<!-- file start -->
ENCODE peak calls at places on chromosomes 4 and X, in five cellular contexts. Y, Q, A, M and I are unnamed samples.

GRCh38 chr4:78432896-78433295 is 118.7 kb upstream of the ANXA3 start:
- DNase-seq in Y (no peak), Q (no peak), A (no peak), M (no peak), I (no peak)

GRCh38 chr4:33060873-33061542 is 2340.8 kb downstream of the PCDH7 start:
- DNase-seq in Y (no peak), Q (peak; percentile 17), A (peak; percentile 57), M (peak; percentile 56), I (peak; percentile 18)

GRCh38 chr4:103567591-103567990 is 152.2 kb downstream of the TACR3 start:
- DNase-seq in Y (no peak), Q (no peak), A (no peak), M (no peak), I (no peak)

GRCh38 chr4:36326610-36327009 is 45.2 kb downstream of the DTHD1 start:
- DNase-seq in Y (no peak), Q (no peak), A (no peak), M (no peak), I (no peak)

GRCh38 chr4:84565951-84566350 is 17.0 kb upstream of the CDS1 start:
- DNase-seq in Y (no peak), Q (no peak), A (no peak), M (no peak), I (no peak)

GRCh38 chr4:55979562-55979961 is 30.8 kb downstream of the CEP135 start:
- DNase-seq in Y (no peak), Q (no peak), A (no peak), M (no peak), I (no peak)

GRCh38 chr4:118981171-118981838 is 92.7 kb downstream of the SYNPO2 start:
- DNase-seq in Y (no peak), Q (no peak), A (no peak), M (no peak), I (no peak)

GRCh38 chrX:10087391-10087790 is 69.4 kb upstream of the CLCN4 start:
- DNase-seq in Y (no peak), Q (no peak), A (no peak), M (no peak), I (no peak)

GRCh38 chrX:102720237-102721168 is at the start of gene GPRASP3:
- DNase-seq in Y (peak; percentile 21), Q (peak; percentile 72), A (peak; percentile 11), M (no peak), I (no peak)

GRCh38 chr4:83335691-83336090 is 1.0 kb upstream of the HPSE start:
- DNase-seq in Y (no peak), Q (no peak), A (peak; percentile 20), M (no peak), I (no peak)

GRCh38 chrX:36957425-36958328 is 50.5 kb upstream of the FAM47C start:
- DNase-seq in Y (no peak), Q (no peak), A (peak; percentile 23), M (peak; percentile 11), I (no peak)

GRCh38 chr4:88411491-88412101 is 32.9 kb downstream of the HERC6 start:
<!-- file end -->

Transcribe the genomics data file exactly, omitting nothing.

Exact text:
ENCODE peak calls at places on chromosomes 4 and X, in five cellular contexts. Y, Q, A, M and I are unnamed samples.

GRCh38 chr4:78432896-78433295 is 118.7 kb upstream of the ANXA3 start:
- DNase-seq in Y (no peak), Q (no peak), A (no peak), M (no peak), I (no peak)

GRCh38 chr4:33060873-33061542 is 2340.8 kb downstream of the PCDH7 start:
- DNase-seq in Y (no peak), Q (peak; percentile 17), A (peak; percentile 57), M (peak; percentile 56), I (peak; percentile 18)

GRCh38 chr4:103567591-103567990 is 152.2 kb downstream of the TACR3 start:
- DNase-seq in Y (no peak), Q (no peak), A (no peak), M (no peak), I (no peak)

GRCh38 chr4:36326610-36327009 is 45.2 kb downstream of the DTHD1 start:
- DNase-seq in Y (no peak), Q (no peak), A (no peak), M (no peak), I (no peak)

GRCh38 chr4:84565951-84566350 is 17.0 kb upstream of the CDS1 start:
- DNase-seq in Y (no peak), Q (no peak), A (no peak), M (no peak), I (no peak)

GRCh38 chr4:55979562-55979961 is 30.8 kb downstream of the CEP135 start:
- DNase-seq in Y (no peak), Q (no peak), A (no peak), M (no peak), I (no peak)

GRCh38 chr4:118981171-118981838 is 92.7 kb downstream of the SYNPO2 start:
- DNase-seq in Y (no peak), Q (no peak), A (no peak), M (no peak), I (no peak)

GRCh38 chrX:10087391-10087790 is 69.4 kb upstream of the CLCN4 start:
- DNase-seq in Y (no peak), Q (no peak), A (no peak), M (no peak), I (no peak)

GRCh38 chrX:102720237-102721168 is at the start of gene GPRASP3:
- DNase-seq in Y (peak; percentile 21), Q (peak; percentile 72), A (peak; percentile 11), M (no peak), I (no peak)

GRCh38 chr4:83335691-83336090 is 1.0 kb upstream of the HPSE start:
- DNase-seq in Y (no peak), Q (no peak), A (peak; percentile 20), M (no peak), I (no peak)

GRCh38 chrX:36957425-36958328 is 50.5 kb upstream of the FAM47C start:
- DNase-seq in Y (no peak), Q (no peak), A (peak; percentile 23), M (peak; percentile 11), I (no peak)

GRCh38 chr4:88411491-88412101 is 32.9 kb downstream of the HERC6 start: